3. Respect your drivers

Drivers are sometimes not treated with sufficient respect as they are often seen as replaceable resources. The constant shortage of drivers could be attributed to the poor treatment that drivers tend to receive. Companies need to be able to manage their diverse workforce effectively. It takes no more than changing the way you communicate to achieve this. Remember this Golden Rule: Do unto others as you would have done unto you.

Respect is fundamental in building a cohesive work environment. When problems arise in operations, drivers are usually the ones left to bear the brunt of the anger and frustration of the fleet managers. It is not uncommon for managers to raise their voices at their drivers, leaving them demoralized. It would help better if they were to motivate and encourage their drivers. Words like “Thank you” or “Good job” after a long day at work goes a long way to show appreciation and a mark of respect. Treat them as equals. If the drivers are facing difficulties at work, assist them and sometimes all they need is a listening ear.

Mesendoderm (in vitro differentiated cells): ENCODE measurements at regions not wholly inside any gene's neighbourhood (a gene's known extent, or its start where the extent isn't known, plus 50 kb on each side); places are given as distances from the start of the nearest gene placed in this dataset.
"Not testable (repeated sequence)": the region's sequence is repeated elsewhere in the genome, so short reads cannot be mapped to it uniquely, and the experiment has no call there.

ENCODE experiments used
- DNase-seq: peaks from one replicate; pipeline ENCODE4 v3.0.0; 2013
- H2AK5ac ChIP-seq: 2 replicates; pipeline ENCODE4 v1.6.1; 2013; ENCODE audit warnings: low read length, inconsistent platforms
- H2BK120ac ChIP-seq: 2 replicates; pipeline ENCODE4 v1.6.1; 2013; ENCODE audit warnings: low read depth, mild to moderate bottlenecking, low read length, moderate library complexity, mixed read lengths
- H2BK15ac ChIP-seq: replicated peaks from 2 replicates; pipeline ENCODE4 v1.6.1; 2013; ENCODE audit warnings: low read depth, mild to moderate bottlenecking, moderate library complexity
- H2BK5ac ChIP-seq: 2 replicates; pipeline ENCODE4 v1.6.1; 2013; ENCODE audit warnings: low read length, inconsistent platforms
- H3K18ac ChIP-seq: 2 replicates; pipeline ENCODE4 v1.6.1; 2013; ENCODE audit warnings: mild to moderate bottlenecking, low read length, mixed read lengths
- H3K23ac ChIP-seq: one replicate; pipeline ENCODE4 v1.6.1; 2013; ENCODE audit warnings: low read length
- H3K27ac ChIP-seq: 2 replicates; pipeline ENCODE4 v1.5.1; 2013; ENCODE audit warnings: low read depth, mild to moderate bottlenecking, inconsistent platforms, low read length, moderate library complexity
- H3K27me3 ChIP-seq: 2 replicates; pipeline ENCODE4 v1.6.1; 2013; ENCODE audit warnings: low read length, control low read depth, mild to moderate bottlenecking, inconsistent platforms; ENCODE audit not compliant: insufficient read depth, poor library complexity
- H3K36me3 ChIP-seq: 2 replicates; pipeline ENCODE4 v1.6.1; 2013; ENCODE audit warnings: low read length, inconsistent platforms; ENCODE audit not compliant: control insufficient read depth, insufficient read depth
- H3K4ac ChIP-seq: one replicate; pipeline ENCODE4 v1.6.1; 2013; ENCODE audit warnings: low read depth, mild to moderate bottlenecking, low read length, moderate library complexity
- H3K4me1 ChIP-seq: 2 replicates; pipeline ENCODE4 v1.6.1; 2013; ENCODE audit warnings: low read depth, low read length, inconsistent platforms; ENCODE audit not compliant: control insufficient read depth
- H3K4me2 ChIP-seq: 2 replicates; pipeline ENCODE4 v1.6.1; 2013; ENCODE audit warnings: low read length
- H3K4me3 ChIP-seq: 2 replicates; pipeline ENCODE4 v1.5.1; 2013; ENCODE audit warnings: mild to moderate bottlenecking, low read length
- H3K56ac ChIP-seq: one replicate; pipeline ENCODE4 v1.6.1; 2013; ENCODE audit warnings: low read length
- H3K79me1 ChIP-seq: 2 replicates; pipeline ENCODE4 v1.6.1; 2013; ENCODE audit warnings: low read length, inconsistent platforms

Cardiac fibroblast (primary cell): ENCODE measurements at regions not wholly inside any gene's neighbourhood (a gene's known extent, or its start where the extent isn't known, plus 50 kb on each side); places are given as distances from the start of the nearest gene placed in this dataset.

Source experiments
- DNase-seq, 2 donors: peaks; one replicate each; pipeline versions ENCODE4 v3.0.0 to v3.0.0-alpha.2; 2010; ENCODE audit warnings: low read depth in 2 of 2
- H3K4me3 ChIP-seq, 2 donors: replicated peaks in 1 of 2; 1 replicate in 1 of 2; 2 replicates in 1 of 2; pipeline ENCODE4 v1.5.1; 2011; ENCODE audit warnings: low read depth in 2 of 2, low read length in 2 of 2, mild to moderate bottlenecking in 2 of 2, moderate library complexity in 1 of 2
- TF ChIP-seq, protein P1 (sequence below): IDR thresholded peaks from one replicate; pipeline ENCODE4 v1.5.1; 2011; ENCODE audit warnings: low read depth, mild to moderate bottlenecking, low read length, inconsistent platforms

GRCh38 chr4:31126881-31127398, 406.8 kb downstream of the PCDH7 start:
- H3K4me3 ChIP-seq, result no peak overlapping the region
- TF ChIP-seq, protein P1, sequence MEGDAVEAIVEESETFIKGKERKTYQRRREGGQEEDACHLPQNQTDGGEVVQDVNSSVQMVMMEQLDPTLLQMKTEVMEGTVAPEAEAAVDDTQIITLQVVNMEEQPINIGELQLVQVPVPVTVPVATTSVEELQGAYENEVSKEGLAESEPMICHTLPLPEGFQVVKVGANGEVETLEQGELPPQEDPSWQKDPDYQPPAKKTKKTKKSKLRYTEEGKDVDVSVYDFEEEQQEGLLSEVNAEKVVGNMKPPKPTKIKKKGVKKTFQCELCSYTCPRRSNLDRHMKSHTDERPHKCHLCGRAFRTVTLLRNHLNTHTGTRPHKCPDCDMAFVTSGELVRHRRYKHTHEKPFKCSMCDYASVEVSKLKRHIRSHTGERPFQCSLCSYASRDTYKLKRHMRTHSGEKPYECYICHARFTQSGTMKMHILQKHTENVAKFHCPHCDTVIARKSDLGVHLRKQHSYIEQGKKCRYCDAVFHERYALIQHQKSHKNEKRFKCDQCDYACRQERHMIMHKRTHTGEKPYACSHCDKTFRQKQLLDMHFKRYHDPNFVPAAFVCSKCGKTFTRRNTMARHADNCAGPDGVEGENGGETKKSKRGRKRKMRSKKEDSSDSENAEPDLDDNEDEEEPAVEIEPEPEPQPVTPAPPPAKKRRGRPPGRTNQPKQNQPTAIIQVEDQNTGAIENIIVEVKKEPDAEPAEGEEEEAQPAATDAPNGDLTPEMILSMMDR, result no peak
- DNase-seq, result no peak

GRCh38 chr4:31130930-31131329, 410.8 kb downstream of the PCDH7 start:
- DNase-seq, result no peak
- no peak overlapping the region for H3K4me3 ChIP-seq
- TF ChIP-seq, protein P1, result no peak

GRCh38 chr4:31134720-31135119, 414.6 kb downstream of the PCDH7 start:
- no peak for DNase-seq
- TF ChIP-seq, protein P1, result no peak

4. Give positive autonomy

Distrust towards drivers creates extra administrative work and encourages the habit of micromanagement. This strains the relationship between the drivers and operators. It is exhausting for both parties, who are constantly wary of each other and neither side would have a pleasant working experience. Giving drivers a suitable amount of freedom and autonomy can have a positive effect for both the company and drivers. To the drivers, the freedom of action energizes and increases their sense of well-being, leading to better work performance and increased vitality. To the operators, they would be relieved of the need for non-stop supervision of the drivers.

5. Drive growth together